Judicial redress

In order to ensure adequate protection and in particular the enforcement of individual rights, the data subject should be provided with effective administrative and judicial redress, including compensation for damages.
Before or instead of seeking administrative or judicial redress, an individual may decide to submit a complaint about the processing of his/her personal data to the controller itself. Based on Article 35 of the APPI, PIHBOs shall endeavour to deal with such complaints "appropriately and promptly" and establish internal complaint-handling systems to achieve this objective. In addition, under Article 61(ii) of the APPI the PPC is responsible for the "necessary mediation on a lodged complaint and cooperation offered to a business operator who deals with the complaint", which in both cases includes complaints submitted by foreigners. In this regard, the Japanese legislator has also entrusted the central government with the task of taking "necessary action" to enable and facilitate the resolution of complaints by PIHBOs (Article 9), while local governments shall endeavour to ensure mediation in such cases (Article 13). In that respect, individuals may lodge a complaint with one of the more than 1 700 consumer centres established by local governments based on the Consumer Safety Act (61), in addition to the possibility of lodging a complaint with the National Consumer Affairs Centre of Japan. Such complaints may also be brought with respect to a violation of the APPI. Under Article 19 of the Basic Consumer Act (62), local governments shall endeavour to engage in mediation with respect to complaints and provide the parties with necessary expertise. Those dispute resolution mechanisms appear quite effective, with a resolution rate of 91,2 % concerning more than 75 000 complaint cases in 2015.
Violations of the provisions of the APPI by a PIHBO can give rise to civil actions as well as criminal proceedings and sanctions. First, if an individual considers that his/her rights under Articles 28, 29 and 30 of the APPI have been infringed, (s)he may seek injunctive relief by asking the court to order a PIHBO to satisfy his/her request under one of these provisions, i.e. to disclose retained personal data (Article 28), to rectify retained personal data that is incorrect (Article 29) or to cease unlawful processing or third party provision (Article 30). Such an action may be brought without the need to rely on Article 709 of the Civil Code (63) or otherwise on tort law (64). In particular, this means that the individual does not have to prove any harm.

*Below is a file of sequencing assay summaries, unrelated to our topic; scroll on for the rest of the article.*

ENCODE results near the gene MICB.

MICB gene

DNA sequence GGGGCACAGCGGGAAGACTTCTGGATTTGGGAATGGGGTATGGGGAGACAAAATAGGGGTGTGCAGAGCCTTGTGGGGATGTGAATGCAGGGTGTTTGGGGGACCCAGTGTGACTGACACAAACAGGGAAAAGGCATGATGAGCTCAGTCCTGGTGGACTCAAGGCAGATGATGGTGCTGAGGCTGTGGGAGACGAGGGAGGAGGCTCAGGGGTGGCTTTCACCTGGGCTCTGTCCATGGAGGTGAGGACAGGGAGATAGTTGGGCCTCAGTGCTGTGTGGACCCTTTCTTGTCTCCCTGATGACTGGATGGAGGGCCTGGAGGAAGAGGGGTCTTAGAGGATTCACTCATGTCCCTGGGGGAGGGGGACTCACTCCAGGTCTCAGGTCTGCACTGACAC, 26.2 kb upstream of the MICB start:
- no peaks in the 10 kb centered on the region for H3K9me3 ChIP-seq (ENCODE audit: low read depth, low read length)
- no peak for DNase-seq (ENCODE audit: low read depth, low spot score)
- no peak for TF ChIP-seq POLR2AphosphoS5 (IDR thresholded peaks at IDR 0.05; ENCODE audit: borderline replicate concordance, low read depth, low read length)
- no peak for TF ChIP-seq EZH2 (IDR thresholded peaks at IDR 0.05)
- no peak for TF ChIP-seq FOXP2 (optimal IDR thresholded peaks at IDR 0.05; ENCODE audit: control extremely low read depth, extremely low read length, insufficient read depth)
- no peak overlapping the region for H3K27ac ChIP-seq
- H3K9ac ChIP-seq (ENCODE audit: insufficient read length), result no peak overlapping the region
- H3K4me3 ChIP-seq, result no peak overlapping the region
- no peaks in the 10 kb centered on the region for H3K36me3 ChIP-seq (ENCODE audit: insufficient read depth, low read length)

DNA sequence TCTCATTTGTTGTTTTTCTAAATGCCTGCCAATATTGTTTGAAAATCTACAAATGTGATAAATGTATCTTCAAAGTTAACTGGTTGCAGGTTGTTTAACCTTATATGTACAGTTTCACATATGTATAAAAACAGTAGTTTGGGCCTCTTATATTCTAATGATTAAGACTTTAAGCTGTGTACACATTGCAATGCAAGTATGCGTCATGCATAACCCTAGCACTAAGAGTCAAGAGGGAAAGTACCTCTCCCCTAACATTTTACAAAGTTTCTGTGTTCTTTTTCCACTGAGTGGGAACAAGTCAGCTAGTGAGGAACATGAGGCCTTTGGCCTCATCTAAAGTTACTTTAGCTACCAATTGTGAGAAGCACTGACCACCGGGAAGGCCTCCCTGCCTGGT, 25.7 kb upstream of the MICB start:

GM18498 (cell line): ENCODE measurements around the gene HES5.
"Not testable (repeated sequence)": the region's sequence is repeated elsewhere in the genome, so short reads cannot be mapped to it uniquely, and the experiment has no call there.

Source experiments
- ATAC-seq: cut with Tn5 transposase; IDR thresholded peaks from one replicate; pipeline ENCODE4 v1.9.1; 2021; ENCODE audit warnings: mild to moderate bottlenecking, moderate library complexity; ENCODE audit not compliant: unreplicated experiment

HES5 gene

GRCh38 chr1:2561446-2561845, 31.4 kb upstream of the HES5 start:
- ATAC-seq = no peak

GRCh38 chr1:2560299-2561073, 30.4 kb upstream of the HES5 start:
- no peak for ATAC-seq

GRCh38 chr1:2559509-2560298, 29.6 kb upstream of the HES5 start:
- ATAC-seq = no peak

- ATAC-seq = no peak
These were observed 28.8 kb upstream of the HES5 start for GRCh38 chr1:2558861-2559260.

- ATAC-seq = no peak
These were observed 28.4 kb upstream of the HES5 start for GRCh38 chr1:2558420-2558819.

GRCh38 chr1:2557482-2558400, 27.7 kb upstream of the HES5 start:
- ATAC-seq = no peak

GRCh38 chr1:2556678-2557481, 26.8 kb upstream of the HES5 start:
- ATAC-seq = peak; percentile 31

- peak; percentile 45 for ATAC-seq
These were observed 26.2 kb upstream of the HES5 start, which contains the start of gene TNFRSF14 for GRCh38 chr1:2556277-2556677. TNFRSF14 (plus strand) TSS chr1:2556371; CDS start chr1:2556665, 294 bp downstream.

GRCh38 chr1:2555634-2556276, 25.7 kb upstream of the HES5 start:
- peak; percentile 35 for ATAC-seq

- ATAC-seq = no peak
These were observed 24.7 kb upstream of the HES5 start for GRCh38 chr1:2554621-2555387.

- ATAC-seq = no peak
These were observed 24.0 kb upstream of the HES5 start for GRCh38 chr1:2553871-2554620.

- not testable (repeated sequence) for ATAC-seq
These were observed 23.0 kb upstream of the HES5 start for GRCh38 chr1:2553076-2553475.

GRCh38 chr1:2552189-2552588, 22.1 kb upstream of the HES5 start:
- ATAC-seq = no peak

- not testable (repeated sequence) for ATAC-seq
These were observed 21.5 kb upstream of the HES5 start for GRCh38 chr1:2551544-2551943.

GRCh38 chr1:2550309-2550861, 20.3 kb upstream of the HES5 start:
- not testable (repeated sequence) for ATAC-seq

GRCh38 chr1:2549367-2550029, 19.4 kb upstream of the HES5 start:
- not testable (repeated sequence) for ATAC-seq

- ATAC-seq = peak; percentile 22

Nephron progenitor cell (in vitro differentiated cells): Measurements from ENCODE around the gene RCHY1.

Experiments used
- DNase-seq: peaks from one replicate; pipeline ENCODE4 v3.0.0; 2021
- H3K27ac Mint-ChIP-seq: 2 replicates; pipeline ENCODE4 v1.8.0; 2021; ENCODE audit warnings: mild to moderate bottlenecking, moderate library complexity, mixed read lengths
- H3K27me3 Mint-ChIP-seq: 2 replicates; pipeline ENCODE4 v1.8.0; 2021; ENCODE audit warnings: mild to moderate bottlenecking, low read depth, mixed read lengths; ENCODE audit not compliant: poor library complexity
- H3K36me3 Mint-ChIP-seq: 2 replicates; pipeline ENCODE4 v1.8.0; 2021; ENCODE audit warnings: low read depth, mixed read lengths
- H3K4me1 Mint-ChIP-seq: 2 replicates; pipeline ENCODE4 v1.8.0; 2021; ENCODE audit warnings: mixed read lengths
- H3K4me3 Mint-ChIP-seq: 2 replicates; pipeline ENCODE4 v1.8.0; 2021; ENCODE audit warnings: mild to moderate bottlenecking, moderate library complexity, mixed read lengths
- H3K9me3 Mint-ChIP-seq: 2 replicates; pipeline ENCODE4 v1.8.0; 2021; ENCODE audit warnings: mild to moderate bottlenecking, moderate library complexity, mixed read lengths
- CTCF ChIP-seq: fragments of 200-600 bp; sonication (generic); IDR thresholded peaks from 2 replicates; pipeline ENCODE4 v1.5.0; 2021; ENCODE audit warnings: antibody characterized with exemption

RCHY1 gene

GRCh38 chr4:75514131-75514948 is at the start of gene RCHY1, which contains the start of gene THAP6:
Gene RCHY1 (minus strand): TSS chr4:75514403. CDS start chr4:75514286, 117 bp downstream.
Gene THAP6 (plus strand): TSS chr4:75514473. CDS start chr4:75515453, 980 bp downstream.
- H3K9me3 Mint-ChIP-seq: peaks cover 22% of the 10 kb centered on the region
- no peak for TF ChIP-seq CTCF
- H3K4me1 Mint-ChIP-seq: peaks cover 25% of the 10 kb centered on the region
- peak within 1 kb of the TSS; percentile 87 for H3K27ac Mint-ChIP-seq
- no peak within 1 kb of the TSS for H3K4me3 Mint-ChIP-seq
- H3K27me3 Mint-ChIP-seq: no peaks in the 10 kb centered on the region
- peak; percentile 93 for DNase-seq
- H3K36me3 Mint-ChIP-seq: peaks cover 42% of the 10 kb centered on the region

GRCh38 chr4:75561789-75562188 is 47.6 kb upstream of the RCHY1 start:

Second, in the case where an alleged infringement does not concern individual rights under Articles 28, 29 and 30 but general data protection principles or obligations of the PIHBO, the concerned individual may bring a civil action against the business operator based on the torts provisions of the Japanese Civil Code, especially Article 709. While a lawsuit under Article 709 requires, aside from fault (intention or negligence), a demonstration of harm, according to Article 710 of the Civil Code such harm may be both material and immaterial. No limitation is imposed as to the amount of compensation.
As regards the available remedies, Article 709 of the Japanese Civil Code refers to monetary compensation. However, Japanese case law has interpreted this article as also conferring the right to obtain an injunction (65). Therefore, if a data subject brings an action under Article 709 of the Civil Code and claims that his/her rights or interests have been harmed by an infringement of an APPI provision by the defendant, that claim may include, besides compensation for damage, a request for injunctive relief, notably aiming at stopping any unlawful processing.